First solids

The first solids for your baby consist mainly of rice. His new eating regime gives him mainly carbohydrates and proteins. However, these meals are not necessarily high in fat, particularly essential fatty acids, which your baby still needs for the proper development of his organs and certain critical functions.

Vitamins and minerals, not yet sufficiently provided by the solids your baby is eating, should not be forgotten. Many additional essential nutrients are still needed to ensure your baby continues to grow and develop.

New food alters your baby's digestive system

With the introduction of solid foods, your baby's digestive system changes dramatically. In addition, as your baby explores his environment, he puts objects in his mouth, exposing him to many different germs.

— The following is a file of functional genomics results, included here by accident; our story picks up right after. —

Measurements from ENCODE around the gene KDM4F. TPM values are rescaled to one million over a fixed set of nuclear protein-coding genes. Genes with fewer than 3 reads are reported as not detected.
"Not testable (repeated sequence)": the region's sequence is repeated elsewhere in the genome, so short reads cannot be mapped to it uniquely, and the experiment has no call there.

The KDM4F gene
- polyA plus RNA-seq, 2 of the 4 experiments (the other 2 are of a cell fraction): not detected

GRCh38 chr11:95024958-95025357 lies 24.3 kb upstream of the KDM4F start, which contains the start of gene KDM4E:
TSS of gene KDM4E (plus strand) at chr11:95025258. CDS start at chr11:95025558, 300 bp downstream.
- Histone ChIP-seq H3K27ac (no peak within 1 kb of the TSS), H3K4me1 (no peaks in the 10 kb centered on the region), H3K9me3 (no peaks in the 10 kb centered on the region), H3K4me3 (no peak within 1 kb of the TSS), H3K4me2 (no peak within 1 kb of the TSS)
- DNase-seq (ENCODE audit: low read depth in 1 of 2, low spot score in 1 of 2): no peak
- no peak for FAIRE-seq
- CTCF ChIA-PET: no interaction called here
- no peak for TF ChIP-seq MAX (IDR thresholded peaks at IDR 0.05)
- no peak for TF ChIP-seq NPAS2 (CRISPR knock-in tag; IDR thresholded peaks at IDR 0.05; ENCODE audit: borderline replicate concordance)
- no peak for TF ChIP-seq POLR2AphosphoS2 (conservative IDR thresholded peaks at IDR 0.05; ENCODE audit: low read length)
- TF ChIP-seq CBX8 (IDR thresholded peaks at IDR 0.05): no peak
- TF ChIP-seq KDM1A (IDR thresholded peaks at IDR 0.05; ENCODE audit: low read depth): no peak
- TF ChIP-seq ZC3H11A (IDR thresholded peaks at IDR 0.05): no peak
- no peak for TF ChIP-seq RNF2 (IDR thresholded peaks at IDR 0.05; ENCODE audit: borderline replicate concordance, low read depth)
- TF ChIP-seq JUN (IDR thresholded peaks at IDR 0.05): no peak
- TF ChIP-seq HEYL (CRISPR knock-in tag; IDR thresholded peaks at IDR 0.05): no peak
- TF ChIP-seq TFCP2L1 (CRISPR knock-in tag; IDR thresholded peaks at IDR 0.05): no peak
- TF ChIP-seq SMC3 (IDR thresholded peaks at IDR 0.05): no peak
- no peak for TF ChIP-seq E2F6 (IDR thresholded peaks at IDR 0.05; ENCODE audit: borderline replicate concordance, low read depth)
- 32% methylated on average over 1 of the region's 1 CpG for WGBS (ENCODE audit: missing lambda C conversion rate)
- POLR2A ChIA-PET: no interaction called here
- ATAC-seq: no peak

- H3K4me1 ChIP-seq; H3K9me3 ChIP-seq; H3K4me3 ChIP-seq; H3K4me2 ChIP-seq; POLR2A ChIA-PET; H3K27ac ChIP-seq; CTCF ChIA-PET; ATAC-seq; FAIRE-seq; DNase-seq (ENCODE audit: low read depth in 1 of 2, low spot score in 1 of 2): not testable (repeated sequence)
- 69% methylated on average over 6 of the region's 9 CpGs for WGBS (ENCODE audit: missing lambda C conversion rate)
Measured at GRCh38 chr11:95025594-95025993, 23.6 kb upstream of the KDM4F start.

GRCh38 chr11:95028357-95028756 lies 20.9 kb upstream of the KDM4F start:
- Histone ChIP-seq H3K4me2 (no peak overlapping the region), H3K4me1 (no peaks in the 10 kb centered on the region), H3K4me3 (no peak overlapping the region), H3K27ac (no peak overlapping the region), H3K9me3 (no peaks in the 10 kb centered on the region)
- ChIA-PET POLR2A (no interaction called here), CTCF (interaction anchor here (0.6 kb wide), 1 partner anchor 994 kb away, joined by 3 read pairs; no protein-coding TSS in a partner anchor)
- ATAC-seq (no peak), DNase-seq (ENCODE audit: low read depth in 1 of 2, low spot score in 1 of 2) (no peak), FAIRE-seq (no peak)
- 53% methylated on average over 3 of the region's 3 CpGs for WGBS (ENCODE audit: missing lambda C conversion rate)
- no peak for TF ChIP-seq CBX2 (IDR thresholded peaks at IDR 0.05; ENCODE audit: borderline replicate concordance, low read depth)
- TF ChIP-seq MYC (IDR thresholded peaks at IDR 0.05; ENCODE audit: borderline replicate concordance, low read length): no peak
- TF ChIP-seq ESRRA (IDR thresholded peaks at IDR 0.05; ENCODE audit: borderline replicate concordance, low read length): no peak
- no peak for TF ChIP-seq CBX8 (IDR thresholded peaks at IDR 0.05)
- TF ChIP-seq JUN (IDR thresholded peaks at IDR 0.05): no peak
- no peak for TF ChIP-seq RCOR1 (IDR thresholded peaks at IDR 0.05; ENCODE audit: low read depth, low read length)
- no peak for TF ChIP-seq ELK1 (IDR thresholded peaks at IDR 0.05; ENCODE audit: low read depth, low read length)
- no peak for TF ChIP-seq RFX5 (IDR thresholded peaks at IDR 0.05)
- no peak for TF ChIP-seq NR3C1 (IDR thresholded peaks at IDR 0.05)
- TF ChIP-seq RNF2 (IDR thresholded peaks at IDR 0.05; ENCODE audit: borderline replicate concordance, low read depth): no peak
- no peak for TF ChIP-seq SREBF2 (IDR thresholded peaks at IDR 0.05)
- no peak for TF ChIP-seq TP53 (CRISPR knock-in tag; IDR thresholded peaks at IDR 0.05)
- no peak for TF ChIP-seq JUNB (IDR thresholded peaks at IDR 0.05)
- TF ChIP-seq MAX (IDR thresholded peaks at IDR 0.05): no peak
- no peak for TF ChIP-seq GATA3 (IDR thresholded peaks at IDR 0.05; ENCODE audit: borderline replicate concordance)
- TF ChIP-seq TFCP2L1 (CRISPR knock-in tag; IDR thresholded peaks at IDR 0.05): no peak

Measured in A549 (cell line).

A smooth transition to solid food

The transition to a diet of solid food is not made overnight. You should allow time for your little gourmet’s digestive tract to adapt to these new foods, and for your baby to get used to new tastes. Likewise, the mechanism used for swallowing food is a very new experience for your baby.

Bottle-feeding your baby during this phase of great change is therefore reassuring and explains why your baby continues to enjoy drinking from a bottle.


Months 13-36

After thirteen months, your baby is becoming a toddler, and is working hard on large motor skills, such as walking.

Did you know?

  • Even when toddlers are old enough to begin to eat independently at the table, their nutritional needs are very different than those of adults, or even older children.
  • After the first year, your child will be eating mostly solids, but these alone may not be enough for his development. Milk would remain to be part of a healthy diet.

Finding a balance

Around their first birthday, many babies begin to stand up alone and take their first steps. Your baby’s diet now includes solid food, but his nutritional needs are still different from an older child’s due to continued rapid growth.

Milk is an essential source of nutrition during this period of your baby’s life. It provides a portion of his energy needs.